Party of Raiders Captured Near Kingston in March, 1865
Story Told of the Civil War Wherein Several Confederates Were Captured by Farmers. The following story told in the Journal and Tribune of Sunday is a story out of the past, but nevertheless interesting. It is probably old to some but will be new to a great many. The story is taken from the "Official Records of the Union and Confederate Navies of the War of the Rebellion," recently published by Secretary of War Josephus DANIELS. The Captain CHAPMAN spoken of in the story was the father of Capt. G.R. CHAPMAN, who for a number of years has been a pilot on the Tennessee river and is now with the river improvement fleet at work at Knoxville. His home is still in the old home place at Chapman's Landing better known as Hood's Landing at the present time: Things have moved forward a long step during the past half century. Today, when millions of men are fighting on the European battlefields and thousands sail the high seas in warships, destroyers and submarines, the capture of a party of nine enemy raiders on an island river of one of the countries at war would attract very little attention. But 53 years ago, in March 1865, such a capture at a point near Chapman's Landing, four miles below Kingston, on the Tennessee river, was regarded by the United States navy department as an important event of the Civil War. An account of the expedition of the raiders, who traveled by rail from Richmond to Bristol, and thence down the Holston and Tennessee rivers, was published at length in the Chattanooga Gazette early in March, 1865, became the subject of a number of official orders of the navy department and commanders, and is reproduced in full in "Official Records in the War of the Rebellion," (volume 27) which has just been published under the direction of Josephus DANIELS, secretary of the navy. From the story that appeared in the Chattanooga Gazette it seems that the Confederate raiders were to burn steamers, warehouses, shipyards and other military posts at Chattanooga and elsewhere below Kingston, possibly paving the way for a retreat of General Lee's army. It is said that an attempt was actually made to burn the bridges at Knoxville, but the raiders were frightened away by Union sentinels. In the yawl in which the men were traveling was found a quantity of fireballs and torpedoes. Kingston and other East Tennessee towns are mentioned in the Gazette story, which is as follows. Women Arouse Suspicion. "On Sunday morning, (5th) Captain CHAPMAN, a pilot on the steamboat Chicamauga, being at his home at Chapman's Landing on the Tennessee river, four miles below Kingston, noticed that the rebel women of his neighborhood were moving around the country rather more than usual. These proceedings attracted his attention, because they are an infallible indication of some rebel movement being on foot. Thinking that perhaps some rebels from the army had returned to their homes, he took his gun and started out to see what was up. He went down toward the river, and had not gone off his own place before he made a startling discovery. "Hauled close in to the shore, and concealed by brush from the view of anyone up or down the river, was a large yawl, without any occupants, but heavily loaded with several boxes and various packages. Captain CHAPMAN was within 20 feet of the boat before he discovered it. Immediately suspecting the state of affairs, he looked around to see if the owners of the boat were near, but could see no one. In a moment or two more his attention was attracted by hearing a gun cap snap. Without making any display of his having discovered the boat, he returned to his own house and then started off to find some citizens to aid him. Gathering six of them together, he returned to the neighborhood where the boat was fastened. Here he discovered nine men on a hill about a mile from where the boat had been landed." Surrender Is Demanded. "Disposing his little forces so as to get between them and their boat, he made a bold show of what men he had, and ensuing orders to imaginary troops, called upon the rebels to lay down their arms and surrender. Their guns and ammunition having been wet by the recent rains, and believing that a superior force was around them, they immediately complied; one of them, however, after laying down his gun, jumped down the hill and disappeared. After laying down their arms they were ordered to march off a few yards when their guns were secured. They whole party then proceeded to the boat. On the road the rebels asked where the rest of their captors were, and upon being informed that the seven present--one an old man and one a mere boy--were the only force, they expressed great chagrin that, after having run thousands of miles through the Federal pickets, they should at last be captured by 'tories.' Contents of Boat Inspected. "On arriving at the boat it was thoroughly inspected, but its load was treated with the greatest care, no one even desiring to touch the various articles of which it was composed. The boat itself was a regular-bult yawl, 30 feet long, three feet deep and six feet wide at the bottom, flaring out considerably. It is calculated to carry 40 men and hold between three and four tons. It had 'No. 3' painted on the sides. There were six oars in the boat, and were said by those who handled them to be of the very best make. Each oar is 16 feet long and was muffled. Each man in the party had a fine Enfield musket and a regular navy cutlass. One of the cutlasses was shown to us; including the handle, it is two feet six inches in length, and the blade is nearly two inches wide. On the handle are the letters, 'C.S.N.' The boxes found in the boat are one and one-half feet wide and two feet long, each containing a torpedo. A large number of fire balls, made by soaking balls of cotton in turpentine, were also found, but the most dangerous article of all was a sort of hand grenade and fireball combined. It was six inches in diameter and ten inches long, and appears to have been made of winding cotton around some sort of an infernal machine. At one end is a cap, so that the affair would burst on striking any hard substance, and, as if to make assurance doubly sure, a fuze was inserted at the lower end, so that it might be lighted and would burn for some time before exploding. A network of copper wire kept the cotton in shape, and wooden handles two feet long were fixed to it, for the purpose of throwing the machine for some distance. As if the cotton itself was not inflammable enough, it had been dipped in some gummy preparation to make it burn fiercer. Prisoners to Kingston. "After examining everything, the prisoners were sent, with a strong guard, to Kingston. After they started, Captain CHAPMAN went over the fields to find the fellow that escaped, and fortunately caught him within a short distance of where his companions had surrendered. The steamer Lookout came along about this time, and she took the yawl in tow and the prisoner being placed on board, she went on to Kingston, where the Holston received the precious boat and started with it for Knoxville. "One of the men captured had been keeping a diary, and from that and their conversation we learn somewhat of their plans and proceedings, although the former appear almost too rash and reckless for belief. It seems that the boat was composed of picked men from what the rebels term the Confederate states navy. Leaving Richmond on the 3rd of January last, they came to Bristol by rail, and went from there to the salt works, where the boat was placed on the waters of the Holston river. Their progress down the Holston was delayed by the low water, so that they were compelled to lay by for several days. They first passed the Federal pickets at Kingsport. We have heard that in passing under the bridge at Knoxville, they attempted to set fire to it, but were frightened off by the sentinels. They themselves say that their instructions were to commit no depredations until they got below Kingston. In passing under the bridge at Loudon they were hailed by the sentinels but on replying that they were a trading boat, they were allowed to go on. After passing Loudon they stopped, and two of the chief officers went ashore and were captured by some of our forces, who came across them in some way. After waiting for these officers till they felt certain they were captured, the boat under the command of Lieut. WHARTON, went on until they were finally discovered below Kingston. Planned to Burn Steamers. "As to their plans, they may or may not be what they stated them to be, but they were certainly dangerous. After passing Kingston they were to burn every steamer that they could, and they had evidently intended to begin at the place where they were discovered, as it has but a short distance from Chapman's Landing, at which place the steamers are in the habit of stopping to wood. Proceeding down the river, on arriving at Chattanooga, they were to fire all the boats at the landing and depots along Water street. Next, sawmills and the shipyard were to be set on fire. It was supposed that by this time the burning boats and warehouses on the river front would attract the greater portion of the citizens and military to that locality, while they, landing at the foot of Seventh street and coming up into the western end of town, would fire the warehouses and depots. Among the items of news which they communicated was one to the effect that Lee's army was to leave Richmond about the first of March and retreat in the direction of East Tennessee. The operations of these men were expected to clear away some of the obstructions to such an advance and render the march of the rebel army into Georgia comparatively easy. Fortunately for the residents of Chattanooga and the preservation of the vast among of government depots, and quartermaster and subsistence stores stored about the city, the affair was discovered, and all the parties actively concerned in it arrested. It is to be hoped that in these raiders are found guilty of all the infernal plots with which they have been charged, that they will meet with speedy justice. The fate of the ANDREWS, the Union solider, who, in 1862, attempted to burn the bridges on the Western & Atlantic railroad, should be taken as a precedent." Here the story ends and there seems to be no record of the fate of the Confederate raiders, if they were raiders, who were captured after such a daring journey from Richmond to a point below Kingston.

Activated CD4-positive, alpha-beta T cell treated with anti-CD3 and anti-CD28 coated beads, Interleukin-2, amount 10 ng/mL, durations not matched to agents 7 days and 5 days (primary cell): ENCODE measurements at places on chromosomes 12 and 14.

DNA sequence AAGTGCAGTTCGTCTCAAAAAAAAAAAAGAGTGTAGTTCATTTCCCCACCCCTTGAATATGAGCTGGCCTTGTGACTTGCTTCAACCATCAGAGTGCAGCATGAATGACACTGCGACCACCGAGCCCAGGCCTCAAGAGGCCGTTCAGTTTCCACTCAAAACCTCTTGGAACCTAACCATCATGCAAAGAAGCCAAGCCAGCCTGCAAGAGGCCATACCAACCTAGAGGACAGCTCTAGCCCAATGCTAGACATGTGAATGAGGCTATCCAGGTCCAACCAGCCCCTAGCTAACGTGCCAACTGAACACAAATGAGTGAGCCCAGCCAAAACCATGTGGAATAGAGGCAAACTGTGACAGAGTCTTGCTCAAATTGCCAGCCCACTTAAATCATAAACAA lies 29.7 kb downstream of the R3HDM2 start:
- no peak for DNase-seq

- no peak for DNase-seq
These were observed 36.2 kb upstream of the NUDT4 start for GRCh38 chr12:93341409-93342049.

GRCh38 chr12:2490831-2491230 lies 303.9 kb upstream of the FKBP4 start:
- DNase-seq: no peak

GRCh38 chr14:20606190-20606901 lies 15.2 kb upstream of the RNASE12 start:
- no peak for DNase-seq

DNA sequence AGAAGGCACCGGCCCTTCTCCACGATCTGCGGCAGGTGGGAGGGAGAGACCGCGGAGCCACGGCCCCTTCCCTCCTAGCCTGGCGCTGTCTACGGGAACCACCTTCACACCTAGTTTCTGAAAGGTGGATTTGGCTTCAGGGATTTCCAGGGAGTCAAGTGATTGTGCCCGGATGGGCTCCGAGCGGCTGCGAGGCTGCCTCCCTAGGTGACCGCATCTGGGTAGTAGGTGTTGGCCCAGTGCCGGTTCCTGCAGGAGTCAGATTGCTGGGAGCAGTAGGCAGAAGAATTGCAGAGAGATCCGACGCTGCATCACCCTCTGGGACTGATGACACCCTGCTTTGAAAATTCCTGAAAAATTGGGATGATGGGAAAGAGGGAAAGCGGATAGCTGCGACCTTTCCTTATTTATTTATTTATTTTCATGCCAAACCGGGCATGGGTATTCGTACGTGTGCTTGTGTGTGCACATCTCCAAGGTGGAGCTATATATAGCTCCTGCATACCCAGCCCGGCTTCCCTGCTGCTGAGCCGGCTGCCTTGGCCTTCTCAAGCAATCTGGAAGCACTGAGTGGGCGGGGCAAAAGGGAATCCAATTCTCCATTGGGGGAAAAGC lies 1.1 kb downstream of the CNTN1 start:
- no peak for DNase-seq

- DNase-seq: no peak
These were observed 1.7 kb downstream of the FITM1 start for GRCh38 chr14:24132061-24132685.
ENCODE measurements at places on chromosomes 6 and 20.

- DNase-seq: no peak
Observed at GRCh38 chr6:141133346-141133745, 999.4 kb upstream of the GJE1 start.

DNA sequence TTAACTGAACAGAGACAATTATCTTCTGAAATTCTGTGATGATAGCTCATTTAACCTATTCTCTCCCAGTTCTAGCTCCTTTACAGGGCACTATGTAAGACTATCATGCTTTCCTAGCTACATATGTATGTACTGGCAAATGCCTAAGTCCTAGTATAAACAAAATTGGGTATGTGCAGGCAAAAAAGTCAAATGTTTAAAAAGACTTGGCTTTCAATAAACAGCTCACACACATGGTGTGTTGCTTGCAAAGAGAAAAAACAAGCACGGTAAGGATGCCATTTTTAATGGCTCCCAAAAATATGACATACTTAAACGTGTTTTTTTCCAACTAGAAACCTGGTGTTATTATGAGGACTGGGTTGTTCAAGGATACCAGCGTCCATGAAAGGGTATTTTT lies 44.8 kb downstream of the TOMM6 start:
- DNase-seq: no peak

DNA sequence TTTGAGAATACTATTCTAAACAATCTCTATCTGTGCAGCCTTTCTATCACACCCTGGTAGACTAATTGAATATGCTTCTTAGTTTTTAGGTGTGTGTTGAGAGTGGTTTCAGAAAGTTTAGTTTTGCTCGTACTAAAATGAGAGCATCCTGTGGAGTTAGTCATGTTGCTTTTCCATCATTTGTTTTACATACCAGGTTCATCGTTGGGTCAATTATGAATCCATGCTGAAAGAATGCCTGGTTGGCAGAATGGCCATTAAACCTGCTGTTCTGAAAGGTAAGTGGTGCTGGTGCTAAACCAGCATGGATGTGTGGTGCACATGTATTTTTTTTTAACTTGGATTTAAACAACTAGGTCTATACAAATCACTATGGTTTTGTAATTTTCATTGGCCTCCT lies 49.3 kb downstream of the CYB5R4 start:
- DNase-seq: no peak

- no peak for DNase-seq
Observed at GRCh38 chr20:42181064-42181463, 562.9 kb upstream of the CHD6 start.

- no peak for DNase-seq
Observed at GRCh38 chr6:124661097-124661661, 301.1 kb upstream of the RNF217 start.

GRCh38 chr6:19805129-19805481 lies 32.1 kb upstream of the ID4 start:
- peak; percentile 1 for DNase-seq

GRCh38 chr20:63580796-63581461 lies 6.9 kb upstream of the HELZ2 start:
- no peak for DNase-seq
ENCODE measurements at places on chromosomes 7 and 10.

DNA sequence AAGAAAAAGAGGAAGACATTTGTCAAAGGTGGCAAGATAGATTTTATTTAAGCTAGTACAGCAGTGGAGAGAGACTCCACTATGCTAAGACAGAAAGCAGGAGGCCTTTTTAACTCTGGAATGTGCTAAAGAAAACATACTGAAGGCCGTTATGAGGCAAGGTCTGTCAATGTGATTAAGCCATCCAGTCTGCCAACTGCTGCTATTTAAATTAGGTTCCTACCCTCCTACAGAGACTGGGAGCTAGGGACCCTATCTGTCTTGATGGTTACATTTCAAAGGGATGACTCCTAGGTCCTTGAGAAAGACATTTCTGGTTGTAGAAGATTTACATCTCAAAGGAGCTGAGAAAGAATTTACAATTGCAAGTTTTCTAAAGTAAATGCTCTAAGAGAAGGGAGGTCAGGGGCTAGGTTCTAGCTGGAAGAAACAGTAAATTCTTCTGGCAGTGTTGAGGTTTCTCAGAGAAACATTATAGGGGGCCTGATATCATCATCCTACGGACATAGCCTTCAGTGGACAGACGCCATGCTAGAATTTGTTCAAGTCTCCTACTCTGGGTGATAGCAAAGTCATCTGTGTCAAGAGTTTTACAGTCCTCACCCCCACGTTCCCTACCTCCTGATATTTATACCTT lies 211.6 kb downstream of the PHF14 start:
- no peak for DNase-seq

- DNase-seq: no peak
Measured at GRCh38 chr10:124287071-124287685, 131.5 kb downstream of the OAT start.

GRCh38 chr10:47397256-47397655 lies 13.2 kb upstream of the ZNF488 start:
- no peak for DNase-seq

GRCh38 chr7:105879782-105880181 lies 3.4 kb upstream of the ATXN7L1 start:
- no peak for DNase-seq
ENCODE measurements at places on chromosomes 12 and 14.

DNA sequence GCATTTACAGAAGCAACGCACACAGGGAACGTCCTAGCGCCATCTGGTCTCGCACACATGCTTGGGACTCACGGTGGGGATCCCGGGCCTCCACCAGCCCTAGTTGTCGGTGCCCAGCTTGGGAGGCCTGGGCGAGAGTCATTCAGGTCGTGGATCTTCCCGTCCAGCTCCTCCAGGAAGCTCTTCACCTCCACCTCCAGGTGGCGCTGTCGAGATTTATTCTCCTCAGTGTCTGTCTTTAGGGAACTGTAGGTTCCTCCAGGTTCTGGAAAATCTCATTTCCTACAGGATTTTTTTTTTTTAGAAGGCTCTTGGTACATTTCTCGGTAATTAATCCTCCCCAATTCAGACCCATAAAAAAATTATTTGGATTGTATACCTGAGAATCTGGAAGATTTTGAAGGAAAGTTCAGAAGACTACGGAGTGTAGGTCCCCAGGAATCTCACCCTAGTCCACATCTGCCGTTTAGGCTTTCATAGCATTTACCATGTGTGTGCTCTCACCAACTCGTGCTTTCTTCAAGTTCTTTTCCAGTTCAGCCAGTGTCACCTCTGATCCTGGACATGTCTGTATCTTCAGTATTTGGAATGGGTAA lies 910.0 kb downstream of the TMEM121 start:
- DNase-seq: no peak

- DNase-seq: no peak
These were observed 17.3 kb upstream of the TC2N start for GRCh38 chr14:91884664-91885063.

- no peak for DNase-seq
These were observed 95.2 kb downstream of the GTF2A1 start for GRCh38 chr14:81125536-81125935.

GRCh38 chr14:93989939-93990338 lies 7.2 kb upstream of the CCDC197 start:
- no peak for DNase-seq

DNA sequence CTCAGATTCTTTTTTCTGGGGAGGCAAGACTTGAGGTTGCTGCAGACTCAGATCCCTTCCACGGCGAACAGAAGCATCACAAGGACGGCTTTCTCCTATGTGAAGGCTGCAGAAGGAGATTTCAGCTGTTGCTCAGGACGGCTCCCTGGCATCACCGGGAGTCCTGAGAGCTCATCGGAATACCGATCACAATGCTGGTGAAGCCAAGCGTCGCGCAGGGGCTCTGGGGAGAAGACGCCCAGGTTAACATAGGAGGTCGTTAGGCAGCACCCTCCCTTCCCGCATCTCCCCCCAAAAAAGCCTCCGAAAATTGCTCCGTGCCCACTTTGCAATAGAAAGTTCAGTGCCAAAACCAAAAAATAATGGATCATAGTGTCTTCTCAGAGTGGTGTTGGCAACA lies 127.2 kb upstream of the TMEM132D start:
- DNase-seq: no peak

Source: The Harriman Record, Thursday, 26 Sep 1918, Vol. 53, No. 11.